The Man Who Won't Leave Sega: Toshihiro Nagoshi

By Christian Nutt

Toshihiro Nagoshi began to stand out from the pack of developers at Sega about 10 years ago, at the launch of Nintendo's Gamecube's. He showed the press his launch title, Super Monkey Ball, which he grew into a franchise for the then newly-minted third-party developer.

After that, he launched the Yakuza franchise. While it's only been a cult hit in the West, it's Sega's most reliable performer on the console side in Japan, with its latest annual installment selling hundreds of thousands of copies every year since it launched in 2005.

Now Nagoshi is taking a new challenge. He's set Yakuza Studio, the internal team he heads at Sega, to develop a shooter targeted at Western audiences: Binary Domain. Due to launch on Valentine's Day for the PlayStation 3 and Xbox 360, it's a fusion of Eastern and Western gameplay tastes and talent, he says, designed to challenge his studio to produce something global -- despite the fierce competition from experienced Western shooter developers.

"I feel like if someone like myself doesn't try to take what I'm good at and bring it up with the competition, the gap between Japan and Western developers is just going to get worse. This is where video game culture really got started, after all, with Nintendo. I do feel like I'm fighting for my pride here, and I think we can claw our way upward," Nagoshi told Gamasutra.

What prompted you to create Binary Domain?

Toshihiro Nagoshi: I would say the main inspiration was to create a game that was squarely in the science-fiction domain. Our team has been working on games set in modern-day Japan for a while now, and through that, I think we've learned a lot about how tell a good story and work it into the gameplay experience. I think we all wanted to experiment with that knowledge and try something different.


Nagoshi appears on stage at Sega's TGS 2011 booth to promote the Yakuza series.

I'd agree; playing several of the Yakuza games, they do have a great sense of drama and good storytelling. Is that what you're attempting to bring over to the shooter genre?

TN: Certainly. I think the action and the visuals are there, but if you are into the drama that can be told in a medium like this, there's a lot to enjoy. In fact, all of the acting -- and all of the motion capture, as well -- is being done by American actors and directors.

At the same time though, the people who are taking that data and putting together the cameras, the visual and story package; they're all Japanese and working with a Japanese perspective. So it's an American-style drama done with a bit of a different perspective, and I think Yakuza fans in particular should take special note of that.

Is it the same development team, or did you assemble a different one?

TN: It's the same one.

You've launched a new Yakuza every year since the series launched. Is Binary Domain going to throw that off?

TN: Well, I don't think it'd be a lie to say that the series as we've been creating it from the PS2 era is coming to an end. It's the end of one era for the Yakuza series.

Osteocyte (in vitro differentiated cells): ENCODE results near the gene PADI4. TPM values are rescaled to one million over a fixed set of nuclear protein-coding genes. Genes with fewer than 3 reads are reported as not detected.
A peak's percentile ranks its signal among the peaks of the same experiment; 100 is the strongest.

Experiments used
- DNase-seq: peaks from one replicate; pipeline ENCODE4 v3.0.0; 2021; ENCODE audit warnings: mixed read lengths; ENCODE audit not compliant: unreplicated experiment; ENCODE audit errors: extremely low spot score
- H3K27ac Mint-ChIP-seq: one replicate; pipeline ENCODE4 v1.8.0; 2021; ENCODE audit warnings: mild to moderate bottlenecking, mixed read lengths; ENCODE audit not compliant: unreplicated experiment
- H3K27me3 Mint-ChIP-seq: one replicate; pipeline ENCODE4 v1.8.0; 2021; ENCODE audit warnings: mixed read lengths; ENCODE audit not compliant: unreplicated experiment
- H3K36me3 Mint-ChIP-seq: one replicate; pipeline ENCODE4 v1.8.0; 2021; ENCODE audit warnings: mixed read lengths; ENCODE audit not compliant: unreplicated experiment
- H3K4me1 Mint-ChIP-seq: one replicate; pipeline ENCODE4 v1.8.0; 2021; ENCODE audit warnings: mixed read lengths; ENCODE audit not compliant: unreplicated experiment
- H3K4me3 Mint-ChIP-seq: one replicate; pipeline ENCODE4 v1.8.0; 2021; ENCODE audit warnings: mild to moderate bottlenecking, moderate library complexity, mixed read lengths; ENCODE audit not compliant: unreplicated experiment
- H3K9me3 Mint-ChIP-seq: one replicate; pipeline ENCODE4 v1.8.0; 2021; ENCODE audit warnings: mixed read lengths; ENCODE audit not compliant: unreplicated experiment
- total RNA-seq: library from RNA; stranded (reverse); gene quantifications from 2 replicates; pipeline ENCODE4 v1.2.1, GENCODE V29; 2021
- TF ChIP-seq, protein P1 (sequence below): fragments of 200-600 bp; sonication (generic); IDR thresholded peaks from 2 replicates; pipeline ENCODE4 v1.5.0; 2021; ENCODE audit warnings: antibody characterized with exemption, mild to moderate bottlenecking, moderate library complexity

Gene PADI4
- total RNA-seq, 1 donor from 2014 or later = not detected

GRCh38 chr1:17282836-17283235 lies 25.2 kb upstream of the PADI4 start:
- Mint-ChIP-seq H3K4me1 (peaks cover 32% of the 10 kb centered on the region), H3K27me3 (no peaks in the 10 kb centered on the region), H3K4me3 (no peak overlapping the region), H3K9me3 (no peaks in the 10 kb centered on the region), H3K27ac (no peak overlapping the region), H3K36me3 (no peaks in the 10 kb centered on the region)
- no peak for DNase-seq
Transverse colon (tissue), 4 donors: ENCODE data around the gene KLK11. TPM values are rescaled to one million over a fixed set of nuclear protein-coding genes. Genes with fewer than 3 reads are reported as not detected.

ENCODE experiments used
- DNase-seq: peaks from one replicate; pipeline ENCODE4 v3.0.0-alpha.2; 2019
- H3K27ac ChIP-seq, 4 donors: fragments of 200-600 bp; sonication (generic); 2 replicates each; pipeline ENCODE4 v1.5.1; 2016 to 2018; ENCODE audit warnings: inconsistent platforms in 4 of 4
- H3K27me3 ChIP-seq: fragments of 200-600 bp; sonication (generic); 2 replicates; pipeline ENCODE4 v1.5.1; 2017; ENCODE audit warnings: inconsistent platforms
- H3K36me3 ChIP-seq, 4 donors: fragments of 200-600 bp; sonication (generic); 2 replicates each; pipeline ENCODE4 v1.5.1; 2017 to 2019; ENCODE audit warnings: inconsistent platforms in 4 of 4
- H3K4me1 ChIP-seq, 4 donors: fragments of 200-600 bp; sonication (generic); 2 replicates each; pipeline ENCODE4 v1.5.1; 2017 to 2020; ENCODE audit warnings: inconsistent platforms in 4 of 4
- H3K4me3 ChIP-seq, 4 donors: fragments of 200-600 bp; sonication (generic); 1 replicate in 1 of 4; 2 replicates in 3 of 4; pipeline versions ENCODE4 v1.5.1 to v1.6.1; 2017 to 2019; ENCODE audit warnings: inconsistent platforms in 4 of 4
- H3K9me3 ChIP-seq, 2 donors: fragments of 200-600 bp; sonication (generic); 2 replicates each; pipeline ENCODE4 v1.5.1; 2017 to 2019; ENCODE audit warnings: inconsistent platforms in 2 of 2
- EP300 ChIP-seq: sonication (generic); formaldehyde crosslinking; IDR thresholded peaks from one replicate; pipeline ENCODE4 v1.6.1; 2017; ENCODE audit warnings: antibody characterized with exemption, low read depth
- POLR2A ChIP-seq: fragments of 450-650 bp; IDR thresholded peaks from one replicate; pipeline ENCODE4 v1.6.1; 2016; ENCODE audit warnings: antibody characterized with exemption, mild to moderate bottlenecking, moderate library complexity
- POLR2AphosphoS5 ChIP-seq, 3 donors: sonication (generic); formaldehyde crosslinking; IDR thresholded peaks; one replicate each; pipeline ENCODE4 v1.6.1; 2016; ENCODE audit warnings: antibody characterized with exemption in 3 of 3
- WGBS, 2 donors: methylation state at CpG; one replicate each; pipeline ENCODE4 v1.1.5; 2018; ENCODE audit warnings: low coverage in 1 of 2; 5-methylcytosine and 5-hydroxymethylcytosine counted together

Since you concentrated on the PlayStation 3 recently -- this game is on the Xbox 360 as well, right? So did you have rework the technological pipeline, so to speak, for this game?

TN: No, I wouldn't go that far. And when I say that -- just speaking in terms of going between the PS3 and 360, though this sort of goes for the PC as well -- there's really no obstacles or anything to hinder that. Some of the middleware support you receive differs between the two, that's true, but really, it's the same, more or less.


One of the things that stands out to me in Yakuza is the memorable characters, like Kiryu and Majima. That's a hallmark of those games; will you bring a similar level of characterization to Binary Domain?

TN: Well, for this project, a lot of the focus in the drama was to make the game scenes as exciting as possible. It's less of a cutscene approach than what you saw in Yakuza, not that we aren't using what we know, of course...

I think one main difference is that in Yakuza, you have one really strong, overwhelming main character in Kiryu, but in this game, the theme's more about a team bonding together. So while you have a main character in Dan Marshall, I want to make sure the rest of the cast shines, too.

In that way, the characterization will be a bit different from the Yakuza series. I think the characterization in Yakuza was built to emphasize the drama, but in Binary Domain, it's there to rev up the game.

There's a lot of debate among developers over how important story is to gameplay. I'm guessing you think it's pretty important, but it sounds like you're making concessions to make things more seamless.

TN: Certainly, and I think the technology we have that's driving this game is serving to make that transition between game and story more seamless than ever. Personally, I think that drama and storytelling is an important part of a game. Your response to playing a game is twofold -- the stimulus to your senses, and the motivation you have to continue playing.

With something like Tetris, for example, it's fun to try and get a high score, but essentially you're doing the same thing over and over again, which doesn't provide you with a lot of long-term motivation. One obvious way to build motivation in games, on the other hand, is to put some kind of story in there. There are lots of different approaches to that, of course. I don't think drama is absolutely important, but it's a very useful tool.